Adolph Friedrich Lindemann
Adolph Friedrich Lindemann (13 May 1846 – 25 August 1931) was a British engineer, businessman, and amateur astronomer of German origin.
Lindemann was born in the Palatinate to a Roman Catholic family established in Alsace-Lorraine under the Comte de Lindemann, who had married into the Cyprien-Fabre shipping family. Lindemann married Olga Noble (1851 – c. 1927), herself heiress to a wealthy New London, Connecticut, engineering family of British origin, and the widow of a banker named Davidson by whom she had produced three children. Olga was reputedly "vivacious and beautiful".
Lindemann had raised capital in the City of London to construct the waterworks in Speyer and Pirmasens; he was also involved in the Transatlantic telegraph cable project. He moved to England in the 1860s and became naturalised a British subject. The couple were wealthy, having an annual income of around £20,000 by 1914 (£1.5 million at 2003 prices). Olga inherited a mansion near Sidmouth, Devon, so her husband took the opportunity to establish a laboratory and astronomical observatory there. On Olga's death, Lindemann donated the observatory to the University of Exeter.
The couple had a daughter and three sons, the second of whom, Frederick, was to become a famed physicist, and World War II adviser to Sir Winston Churchill. The youngest brother, Septimus, became something of a playboy on the French Riviera but became a notable agent for the intelligence services in World War II. Adolph's only daughter (he had two stepdaughters by his wife's previous marriage), Linda, became a short story writer and playwright, writing under a pseudonym to avoid family disapproval. One of her plays, 'The Man in the Case' was censored. Her granddaughter is novelist Salley Vickers, and her great-grandson Rupert Kingfisher, the children's writer of Madame Pamplemousse. Olga was a Protestant and insisted on the children being raised in the Anglican Church.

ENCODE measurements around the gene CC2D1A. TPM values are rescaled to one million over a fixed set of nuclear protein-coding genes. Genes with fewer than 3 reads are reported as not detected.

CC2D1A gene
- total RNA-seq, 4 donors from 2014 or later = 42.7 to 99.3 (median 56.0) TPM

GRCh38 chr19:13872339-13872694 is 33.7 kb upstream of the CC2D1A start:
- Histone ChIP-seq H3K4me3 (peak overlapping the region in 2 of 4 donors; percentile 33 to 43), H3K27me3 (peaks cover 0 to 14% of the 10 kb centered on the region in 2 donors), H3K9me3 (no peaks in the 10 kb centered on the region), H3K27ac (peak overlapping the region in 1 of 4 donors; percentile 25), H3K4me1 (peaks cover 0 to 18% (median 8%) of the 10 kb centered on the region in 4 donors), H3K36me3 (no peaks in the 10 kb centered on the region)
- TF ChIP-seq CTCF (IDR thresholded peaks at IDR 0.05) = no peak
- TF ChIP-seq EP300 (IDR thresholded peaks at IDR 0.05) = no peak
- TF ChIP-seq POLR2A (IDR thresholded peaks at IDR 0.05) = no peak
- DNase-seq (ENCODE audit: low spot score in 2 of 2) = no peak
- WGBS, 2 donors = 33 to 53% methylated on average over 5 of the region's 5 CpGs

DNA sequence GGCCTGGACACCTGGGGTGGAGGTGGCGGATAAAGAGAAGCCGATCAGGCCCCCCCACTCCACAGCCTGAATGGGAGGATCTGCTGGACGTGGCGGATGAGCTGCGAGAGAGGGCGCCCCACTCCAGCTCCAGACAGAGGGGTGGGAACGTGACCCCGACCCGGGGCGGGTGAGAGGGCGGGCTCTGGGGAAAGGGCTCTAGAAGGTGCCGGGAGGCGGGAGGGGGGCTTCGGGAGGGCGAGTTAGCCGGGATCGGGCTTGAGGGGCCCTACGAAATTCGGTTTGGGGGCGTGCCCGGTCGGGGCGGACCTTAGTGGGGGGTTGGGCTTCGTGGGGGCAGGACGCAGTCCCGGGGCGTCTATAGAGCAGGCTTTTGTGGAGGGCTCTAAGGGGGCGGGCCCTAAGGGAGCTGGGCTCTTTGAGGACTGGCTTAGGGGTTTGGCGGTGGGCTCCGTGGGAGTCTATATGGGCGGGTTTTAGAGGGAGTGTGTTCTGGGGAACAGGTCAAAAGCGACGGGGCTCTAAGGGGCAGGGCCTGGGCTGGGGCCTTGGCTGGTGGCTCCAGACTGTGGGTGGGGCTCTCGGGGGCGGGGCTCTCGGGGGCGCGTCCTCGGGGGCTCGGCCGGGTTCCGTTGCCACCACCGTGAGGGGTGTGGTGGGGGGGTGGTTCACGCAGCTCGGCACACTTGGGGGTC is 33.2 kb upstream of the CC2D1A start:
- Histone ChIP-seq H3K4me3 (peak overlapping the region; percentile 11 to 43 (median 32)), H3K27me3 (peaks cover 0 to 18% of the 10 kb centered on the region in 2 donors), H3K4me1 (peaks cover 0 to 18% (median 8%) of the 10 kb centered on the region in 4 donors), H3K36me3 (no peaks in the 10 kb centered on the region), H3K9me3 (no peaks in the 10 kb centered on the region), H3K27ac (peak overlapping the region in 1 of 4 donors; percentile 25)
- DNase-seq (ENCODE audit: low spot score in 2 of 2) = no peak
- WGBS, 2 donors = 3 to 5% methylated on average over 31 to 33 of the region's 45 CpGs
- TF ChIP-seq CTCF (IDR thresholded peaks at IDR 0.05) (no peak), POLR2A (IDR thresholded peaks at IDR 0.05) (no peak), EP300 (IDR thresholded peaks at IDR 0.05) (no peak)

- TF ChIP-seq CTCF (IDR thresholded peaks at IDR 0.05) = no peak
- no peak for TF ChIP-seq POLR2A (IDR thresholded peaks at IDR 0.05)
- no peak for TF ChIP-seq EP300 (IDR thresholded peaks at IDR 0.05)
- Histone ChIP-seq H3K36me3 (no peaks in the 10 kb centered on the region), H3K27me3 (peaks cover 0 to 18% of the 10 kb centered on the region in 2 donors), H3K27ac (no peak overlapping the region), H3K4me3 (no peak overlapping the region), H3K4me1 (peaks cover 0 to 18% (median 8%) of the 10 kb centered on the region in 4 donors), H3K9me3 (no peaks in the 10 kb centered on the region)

- Crowther (1965), pp. 343–344.
- Blake (2004)
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- Blake, Robert (May 2006) . "Lindemann, Frederick Alexander, Viscount Cherwell (1886–1957)". Oxford Dictionary of National Biography (online edn ed.). Oxford University Press. Retrieved 18 August 2007.(subscription or UK public library membership required)
- Crowther, J. G. (1965). Statesmen of Science. London: Cresset Press.